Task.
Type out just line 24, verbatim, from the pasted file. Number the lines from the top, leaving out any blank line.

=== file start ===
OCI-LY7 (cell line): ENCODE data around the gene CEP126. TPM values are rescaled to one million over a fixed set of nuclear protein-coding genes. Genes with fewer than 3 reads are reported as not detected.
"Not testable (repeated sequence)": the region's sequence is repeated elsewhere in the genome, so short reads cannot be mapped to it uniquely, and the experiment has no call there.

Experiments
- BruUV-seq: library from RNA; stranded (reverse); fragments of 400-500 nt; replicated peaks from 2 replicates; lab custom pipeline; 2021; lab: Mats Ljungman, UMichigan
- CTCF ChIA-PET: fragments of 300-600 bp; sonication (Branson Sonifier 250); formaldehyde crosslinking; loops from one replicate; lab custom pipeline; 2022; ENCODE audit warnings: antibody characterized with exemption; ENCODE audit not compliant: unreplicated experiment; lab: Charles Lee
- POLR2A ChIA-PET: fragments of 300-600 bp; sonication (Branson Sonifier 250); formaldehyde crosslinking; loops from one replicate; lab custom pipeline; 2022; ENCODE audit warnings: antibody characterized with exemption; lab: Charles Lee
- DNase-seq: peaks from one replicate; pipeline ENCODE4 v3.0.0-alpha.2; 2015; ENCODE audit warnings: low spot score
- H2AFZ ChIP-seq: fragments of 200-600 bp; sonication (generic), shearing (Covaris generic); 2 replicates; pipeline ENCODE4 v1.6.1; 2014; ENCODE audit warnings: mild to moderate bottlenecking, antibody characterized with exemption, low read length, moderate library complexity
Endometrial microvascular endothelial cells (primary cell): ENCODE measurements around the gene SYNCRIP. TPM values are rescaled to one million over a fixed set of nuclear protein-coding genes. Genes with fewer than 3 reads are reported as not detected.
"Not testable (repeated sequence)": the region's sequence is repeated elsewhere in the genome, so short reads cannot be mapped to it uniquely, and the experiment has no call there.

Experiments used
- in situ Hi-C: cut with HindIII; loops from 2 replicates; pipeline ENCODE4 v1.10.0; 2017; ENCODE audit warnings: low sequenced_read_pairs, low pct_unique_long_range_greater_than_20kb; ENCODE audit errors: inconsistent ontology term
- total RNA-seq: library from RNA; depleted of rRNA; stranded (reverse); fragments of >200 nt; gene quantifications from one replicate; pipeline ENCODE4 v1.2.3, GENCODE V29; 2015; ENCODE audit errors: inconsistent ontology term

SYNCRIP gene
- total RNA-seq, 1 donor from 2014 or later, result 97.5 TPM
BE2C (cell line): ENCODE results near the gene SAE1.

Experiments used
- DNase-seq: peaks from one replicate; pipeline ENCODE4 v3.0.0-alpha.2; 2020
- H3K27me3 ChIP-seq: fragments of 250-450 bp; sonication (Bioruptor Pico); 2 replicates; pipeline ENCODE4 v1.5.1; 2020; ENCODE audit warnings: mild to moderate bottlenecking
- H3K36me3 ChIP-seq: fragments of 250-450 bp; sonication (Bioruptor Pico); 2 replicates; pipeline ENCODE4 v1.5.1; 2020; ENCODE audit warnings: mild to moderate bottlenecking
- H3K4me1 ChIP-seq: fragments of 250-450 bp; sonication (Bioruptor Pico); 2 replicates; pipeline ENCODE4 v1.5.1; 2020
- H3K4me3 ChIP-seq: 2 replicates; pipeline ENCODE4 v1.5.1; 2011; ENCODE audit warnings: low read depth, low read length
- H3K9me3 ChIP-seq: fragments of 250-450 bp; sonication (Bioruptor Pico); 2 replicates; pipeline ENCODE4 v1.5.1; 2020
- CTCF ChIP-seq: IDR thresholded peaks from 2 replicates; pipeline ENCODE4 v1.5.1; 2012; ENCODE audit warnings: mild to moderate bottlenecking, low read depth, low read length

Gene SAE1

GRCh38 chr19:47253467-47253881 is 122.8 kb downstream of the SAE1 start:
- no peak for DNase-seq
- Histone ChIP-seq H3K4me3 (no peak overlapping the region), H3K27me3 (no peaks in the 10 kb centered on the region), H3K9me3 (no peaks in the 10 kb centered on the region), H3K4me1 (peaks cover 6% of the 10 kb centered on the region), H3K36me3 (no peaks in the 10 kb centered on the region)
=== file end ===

- CTCF ChIP-seq: IDR thresholded peaks from 2 replicates; pipeline ENCODE4 v1.5.1; 2012; ENCODE audit warnings: mild to moderate bottlenecking, low read depth, low read length